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Local artist’s voice is in her sword as well as her paintbrush

A professional in the performing arts, Schwindt, has ventured into a new stage of her art career.
Sydney Schwindt uses career in performing arts to influence new stage of art career.

Sydney Schwindt's collection at Studio 64, Firehouse Art Center south gallery, is a visual display that pierces the heart of personal experience, social discourse and eco-consciousness with a punk rock puncture plunging theatricality to still the beating heart.

A professional in the performing arts, Schwindt, has ventured into a new stage of her art career, having spent most of her adult life in theater. An experienced actor and fight director, she views her skills in these areas as an extension of her artistry, each medium allowing her to observe and interpret life around her.

When theaters across the globe shuttered their doors in 2020 due to the pandemic, Schwindt found a silver lining: the chance to immerse herself fully into her visual work. With a more flexible schedule, she was able to devote more time to her art, which eventually led to the growth of True Edge Art.

"A lot of the shows that I've worked on as an actor have needed someone to create signs for them and paid backdrops and I started doing that,” Schwindt said. “And I was like, ‘Oh, I didn't really realize this was a job, I could just start doing that.’"

Schwindt's demeanor is marked by a keen attentiveness, a sharpness that suggests an artist is intensely aware of her surroundings. Standing erect, and composed, she evokes the image of a finely wrought sword with a sharp edge, an embodiment that translates into her artwork. Her background in fight direction in theater unmistakably resonates in her artwork. Each color carries the drama of a composed and choreographed intensity of stage combat, bringing a bold and focused energy to her canvases.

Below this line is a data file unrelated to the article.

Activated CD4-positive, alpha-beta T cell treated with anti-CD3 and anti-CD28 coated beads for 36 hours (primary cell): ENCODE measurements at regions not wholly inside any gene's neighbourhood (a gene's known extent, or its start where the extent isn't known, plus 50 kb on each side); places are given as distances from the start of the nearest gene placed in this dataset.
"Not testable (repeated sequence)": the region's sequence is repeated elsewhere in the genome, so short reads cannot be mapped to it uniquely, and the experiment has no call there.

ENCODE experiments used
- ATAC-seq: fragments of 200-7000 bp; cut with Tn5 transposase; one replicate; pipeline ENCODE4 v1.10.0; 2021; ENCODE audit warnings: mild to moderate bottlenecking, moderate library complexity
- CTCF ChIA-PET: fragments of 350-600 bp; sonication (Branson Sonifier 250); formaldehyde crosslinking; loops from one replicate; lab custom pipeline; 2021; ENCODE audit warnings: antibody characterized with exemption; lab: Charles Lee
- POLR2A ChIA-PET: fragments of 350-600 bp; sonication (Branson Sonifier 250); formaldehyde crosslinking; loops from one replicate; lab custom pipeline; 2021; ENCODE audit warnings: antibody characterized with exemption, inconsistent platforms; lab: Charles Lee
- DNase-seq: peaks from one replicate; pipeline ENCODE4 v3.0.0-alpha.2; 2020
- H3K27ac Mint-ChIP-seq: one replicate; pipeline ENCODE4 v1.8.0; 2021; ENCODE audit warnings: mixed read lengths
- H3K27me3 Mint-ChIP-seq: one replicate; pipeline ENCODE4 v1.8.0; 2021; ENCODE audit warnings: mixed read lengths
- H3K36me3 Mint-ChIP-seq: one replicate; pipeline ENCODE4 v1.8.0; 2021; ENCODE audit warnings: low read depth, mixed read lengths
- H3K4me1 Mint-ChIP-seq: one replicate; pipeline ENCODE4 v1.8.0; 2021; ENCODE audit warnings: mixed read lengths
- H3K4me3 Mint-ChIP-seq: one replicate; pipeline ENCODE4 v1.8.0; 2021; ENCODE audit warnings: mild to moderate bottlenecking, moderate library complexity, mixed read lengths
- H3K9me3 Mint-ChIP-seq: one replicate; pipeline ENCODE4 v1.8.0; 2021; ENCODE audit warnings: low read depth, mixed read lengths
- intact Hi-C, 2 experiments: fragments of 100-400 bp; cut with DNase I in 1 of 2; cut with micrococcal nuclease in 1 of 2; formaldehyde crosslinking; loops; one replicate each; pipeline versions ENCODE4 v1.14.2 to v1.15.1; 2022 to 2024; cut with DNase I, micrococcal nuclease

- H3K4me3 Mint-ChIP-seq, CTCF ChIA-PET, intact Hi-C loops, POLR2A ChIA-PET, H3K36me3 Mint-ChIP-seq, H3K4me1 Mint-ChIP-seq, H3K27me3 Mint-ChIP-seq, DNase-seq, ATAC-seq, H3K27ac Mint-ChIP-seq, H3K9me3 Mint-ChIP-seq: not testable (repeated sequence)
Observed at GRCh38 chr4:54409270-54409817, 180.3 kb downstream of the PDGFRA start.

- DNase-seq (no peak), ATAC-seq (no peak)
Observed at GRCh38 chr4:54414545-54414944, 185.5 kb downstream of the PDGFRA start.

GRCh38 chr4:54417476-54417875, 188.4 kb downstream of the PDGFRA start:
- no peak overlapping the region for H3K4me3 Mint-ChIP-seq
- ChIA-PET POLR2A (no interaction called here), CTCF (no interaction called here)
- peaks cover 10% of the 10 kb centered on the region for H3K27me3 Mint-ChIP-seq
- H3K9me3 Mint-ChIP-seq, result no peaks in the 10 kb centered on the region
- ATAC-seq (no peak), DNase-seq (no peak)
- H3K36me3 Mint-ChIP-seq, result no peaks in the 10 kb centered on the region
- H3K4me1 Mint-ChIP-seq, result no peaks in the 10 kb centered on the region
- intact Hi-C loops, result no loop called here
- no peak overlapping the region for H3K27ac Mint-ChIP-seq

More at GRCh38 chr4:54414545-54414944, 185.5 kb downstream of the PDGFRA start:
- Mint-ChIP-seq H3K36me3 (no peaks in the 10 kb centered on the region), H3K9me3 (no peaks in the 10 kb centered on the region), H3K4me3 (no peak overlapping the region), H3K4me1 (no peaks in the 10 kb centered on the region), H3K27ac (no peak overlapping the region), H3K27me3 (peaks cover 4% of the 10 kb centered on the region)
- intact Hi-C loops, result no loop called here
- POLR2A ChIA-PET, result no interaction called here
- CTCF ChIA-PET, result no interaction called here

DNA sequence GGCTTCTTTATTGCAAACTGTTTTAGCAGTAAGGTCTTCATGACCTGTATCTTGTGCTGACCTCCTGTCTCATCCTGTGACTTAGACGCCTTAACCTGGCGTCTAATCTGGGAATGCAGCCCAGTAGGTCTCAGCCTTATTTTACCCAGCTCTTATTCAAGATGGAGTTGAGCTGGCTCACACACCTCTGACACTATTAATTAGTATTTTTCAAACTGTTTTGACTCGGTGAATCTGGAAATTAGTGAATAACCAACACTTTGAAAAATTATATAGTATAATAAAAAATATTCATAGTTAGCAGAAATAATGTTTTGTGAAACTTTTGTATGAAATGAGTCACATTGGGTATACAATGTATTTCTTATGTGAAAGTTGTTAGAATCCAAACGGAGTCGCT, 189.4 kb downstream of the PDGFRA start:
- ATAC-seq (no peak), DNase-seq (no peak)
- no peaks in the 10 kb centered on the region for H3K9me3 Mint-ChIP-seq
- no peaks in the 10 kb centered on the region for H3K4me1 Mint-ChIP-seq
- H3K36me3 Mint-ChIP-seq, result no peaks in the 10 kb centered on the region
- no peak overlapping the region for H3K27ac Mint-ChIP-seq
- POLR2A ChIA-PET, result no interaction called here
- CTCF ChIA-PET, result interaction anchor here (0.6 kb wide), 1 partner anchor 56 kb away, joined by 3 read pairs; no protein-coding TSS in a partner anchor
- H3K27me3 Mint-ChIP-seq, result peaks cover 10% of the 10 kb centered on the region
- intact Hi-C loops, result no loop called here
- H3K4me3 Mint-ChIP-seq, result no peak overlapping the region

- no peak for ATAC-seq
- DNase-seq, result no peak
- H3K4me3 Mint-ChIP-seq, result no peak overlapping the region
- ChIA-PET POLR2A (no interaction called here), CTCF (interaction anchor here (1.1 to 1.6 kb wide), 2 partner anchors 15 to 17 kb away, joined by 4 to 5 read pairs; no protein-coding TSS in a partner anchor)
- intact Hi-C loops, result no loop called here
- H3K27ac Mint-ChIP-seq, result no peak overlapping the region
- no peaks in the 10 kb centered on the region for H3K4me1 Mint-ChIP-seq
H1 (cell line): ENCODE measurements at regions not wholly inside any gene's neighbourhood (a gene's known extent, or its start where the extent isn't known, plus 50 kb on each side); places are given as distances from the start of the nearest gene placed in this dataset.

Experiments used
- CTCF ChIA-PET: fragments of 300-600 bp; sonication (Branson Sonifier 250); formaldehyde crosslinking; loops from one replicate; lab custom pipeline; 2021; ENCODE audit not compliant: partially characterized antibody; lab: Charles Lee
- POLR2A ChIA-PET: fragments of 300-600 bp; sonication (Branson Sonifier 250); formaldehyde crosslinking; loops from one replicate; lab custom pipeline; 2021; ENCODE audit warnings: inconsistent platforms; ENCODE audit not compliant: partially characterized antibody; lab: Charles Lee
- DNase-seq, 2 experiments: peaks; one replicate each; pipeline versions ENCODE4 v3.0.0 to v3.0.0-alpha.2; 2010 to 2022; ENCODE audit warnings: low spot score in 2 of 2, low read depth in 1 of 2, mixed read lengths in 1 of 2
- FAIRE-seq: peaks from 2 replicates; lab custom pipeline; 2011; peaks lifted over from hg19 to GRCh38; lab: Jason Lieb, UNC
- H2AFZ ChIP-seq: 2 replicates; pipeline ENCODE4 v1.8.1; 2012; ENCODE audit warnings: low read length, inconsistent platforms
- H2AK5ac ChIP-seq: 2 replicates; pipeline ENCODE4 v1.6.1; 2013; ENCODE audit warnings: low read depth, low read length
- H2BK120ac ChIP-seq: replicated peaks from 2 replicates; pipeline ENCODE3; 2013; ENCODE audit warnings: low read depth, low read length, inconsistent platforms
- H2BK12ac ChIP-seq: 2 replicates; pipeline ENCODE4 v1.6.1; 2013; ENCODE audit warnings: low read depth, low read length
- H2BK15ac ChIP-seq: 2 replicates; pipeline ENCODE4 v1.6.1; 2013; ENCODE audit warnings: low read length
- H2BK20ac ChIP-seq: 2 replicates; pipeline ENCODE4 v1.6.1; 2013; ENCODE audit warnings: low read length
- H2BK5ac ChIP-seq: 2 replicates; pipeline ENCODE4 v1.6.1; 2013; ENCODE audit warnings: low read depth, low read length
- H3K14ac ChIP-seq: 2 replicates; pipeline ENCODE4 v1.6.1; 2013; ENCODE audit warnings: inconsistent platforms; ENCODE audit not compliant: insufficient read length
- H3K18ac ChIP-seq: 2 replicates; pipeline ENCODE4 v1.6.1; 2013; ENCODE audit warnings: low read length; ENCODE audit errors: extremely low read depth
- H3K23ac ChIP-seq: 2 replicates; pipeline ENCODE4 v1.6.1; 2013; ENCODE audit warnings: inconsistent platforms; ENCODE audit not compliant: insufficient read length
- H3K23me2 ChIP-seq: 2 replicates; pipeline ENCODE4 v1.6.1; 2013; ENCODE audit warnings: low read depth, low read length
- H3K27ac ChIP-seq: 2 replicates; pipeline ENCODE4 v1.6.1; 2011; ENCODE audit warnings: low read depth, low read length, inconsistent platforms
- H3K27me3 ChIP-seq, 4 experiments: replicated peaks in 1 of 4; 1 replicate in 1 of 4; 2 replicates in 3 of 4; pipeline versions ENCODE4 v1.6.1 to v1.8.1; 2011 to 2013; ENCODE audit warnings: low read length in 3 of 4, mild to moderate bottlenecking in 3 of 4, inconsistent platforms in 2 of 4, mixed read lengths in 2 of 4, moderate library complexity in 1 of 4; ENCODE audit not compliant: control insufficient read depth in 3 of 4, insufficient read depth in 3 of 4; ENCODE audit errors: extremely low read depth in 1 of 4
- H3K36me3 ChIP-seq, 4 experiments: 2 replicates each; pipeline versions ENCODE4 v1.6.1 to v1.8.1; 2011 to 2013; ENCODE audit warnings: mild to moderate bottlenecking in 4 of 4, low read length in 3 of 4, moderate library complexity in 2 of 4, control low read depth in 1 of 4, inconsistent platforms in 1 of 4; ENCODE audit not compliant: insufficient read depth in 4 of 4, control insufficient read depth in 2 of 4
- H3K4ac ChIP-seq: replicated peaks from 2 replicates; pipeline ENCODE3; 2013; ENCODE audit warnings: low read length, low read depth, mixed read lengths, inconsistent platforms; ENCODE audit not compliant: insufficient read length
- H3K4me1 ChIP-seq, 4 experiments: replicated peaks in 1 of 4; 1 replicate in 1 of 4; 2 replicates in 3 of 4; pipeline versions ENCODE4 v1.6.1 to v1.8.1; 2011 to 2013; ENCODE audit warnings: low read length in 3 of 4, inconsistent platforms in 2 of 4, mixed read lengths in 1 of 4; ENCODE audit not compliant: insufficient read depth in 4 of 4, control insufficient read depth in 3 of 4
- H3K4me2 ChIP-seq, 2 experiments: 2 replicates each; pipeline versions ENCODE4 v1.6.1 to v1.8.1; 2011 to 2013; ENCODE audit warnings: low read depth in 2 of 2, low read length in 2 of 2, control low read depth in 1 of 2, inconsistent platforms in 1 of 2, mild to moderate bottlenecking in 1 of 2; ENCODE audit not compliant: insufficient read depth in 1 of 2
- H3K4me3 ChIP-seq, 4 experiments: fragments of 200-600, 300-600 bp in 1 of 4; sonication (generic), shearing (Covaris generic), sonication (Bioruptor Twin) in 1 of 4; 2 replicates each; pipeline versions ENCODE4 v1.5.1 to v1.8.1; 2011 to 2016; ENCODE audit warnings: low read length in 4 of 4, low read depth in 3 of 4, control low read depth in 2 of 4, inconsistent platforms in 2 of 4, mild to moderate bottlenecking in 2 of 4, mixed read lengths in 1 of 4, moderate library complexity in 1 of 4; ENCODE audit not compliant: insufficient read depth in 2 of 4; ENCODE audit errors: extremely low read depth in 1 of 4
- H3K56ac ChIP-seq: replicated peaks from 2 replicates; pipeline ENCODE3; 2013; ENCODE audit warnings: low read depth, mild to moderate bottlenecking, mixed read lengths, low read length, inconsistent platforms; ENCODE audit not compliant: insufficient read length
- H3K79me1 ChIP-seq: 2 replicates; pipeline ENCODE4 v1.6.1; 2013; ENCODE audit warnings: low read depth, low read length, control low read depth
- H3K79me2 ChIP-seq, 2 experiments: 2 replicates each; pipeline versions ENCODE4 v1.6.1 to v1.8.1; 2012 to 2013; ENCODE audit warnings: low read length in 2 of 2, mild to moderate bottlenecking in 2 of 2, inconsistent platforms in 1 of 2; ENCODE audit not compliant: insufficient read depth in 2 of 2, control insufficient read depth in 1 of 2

Schwindt also possesses an unapologetically exuberant and playful side, reminiscent of the on-stage thrill of sword fighting. Her dark hair casts a shadow that seeps into her artwork, resulting in a witchy alchemy of darker hues. Intertwined with her bold themes, these darker shades give her collection an edgy allure that reflects the depth of her personality as well as her worldview.

With an edgy twist on nature, she folds floral symbolism into her work, spotlighting California poppies' medicinal virtues and the rosemary's whispers of remembrance. This artistic integration bellows her passion for herbalism, casting a dramatic spotlight on the depicted flora.

Piece is inspired by the Greek myth about Hades and Persephone. Adam Steininger

One of the standout pieces in her collection, a Hades and Persephone piece, reflects Greek mythology. The artwork features pomegranates and asphodels, symbolic of the afterlife and underworld, along with roses—a classic emblem of love and passion.

While Schwindt herself does not sport any tattoos, her background in tattoo artistry also heavily influences her style. Her love for comic book art signifies a visual narrative and unique aesthetic as well.

“The main series upstairs was after a breakup in 2017. I used to draw a lot more people especially because after being always interested in how people are and their reactions. I used to do a lot of facial portraits,” Schwindt said. “But now, from that moment, I started drawing hearts. It was the progression from the start of that time period in my life and then each one kind of grew.”

Schwindt also acknowledges her early career spent at Renaissance Fairs as a significant influence on her work. This period in her life has imbued her art with a distinct historical and theatrical vibe, tempered with a dash of Gothic aesthetic and punk rock spirit. It is this diverse blend of influences and styles that makes her collection at the Firehouse Art Center a stirring and deeply personal exploration of her artistic journey.

“Longmont's art scene is really robust and supportive," Schwindt said. “People are genuinely friendly and welcoming, and fellow artists are eager to connect, which is not always the case in other places. In some bigger art scenes, new artists can often be viewed as competition.”